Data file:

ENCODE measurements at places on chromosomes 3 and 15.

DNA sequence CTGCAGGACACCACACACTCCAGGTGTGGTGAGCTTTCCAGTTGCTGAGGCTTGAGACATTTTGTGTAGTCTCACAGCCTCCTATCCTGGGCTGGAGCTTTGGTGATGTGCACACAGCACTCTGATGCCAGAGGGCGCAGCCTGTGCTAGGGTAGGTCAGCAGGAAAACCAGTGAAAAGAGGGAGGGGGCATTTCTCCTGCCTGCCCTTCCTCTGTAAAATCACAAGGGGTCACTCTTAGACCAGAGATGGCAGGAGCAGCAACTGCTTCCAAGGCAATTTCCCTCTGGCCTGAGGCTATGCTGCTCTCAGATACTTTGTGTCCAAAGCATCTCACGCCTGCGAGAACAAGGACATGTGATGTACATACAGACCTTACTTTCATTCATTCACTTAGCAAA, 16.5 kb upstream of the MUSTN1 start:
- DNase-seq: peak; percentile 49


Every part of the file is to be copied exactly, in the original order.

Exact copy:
ENCODE measurements at places on chromosomes 3 and 15.

DNA sequence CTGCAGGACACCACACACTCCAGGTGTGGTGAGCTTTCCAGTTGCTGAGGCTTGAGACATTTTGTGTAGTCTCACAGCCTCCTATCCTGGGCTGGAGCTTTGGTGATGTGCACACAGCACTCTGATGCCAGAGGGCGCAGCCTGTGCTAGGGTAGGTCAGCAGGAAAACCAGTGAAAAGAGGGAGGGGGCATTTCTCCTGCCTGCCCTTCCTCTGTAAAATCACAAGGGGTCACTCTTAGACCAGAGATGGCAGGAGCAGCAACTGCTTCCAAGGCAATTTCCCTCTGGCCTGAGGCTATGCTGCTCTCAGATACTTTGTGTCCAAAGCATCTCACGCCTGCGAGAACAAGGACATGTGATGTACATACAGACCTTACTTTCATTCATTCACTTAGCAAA, 16.5 kb upstream of the MUSTN1 start:
- DNase-seq: peak; percentile 49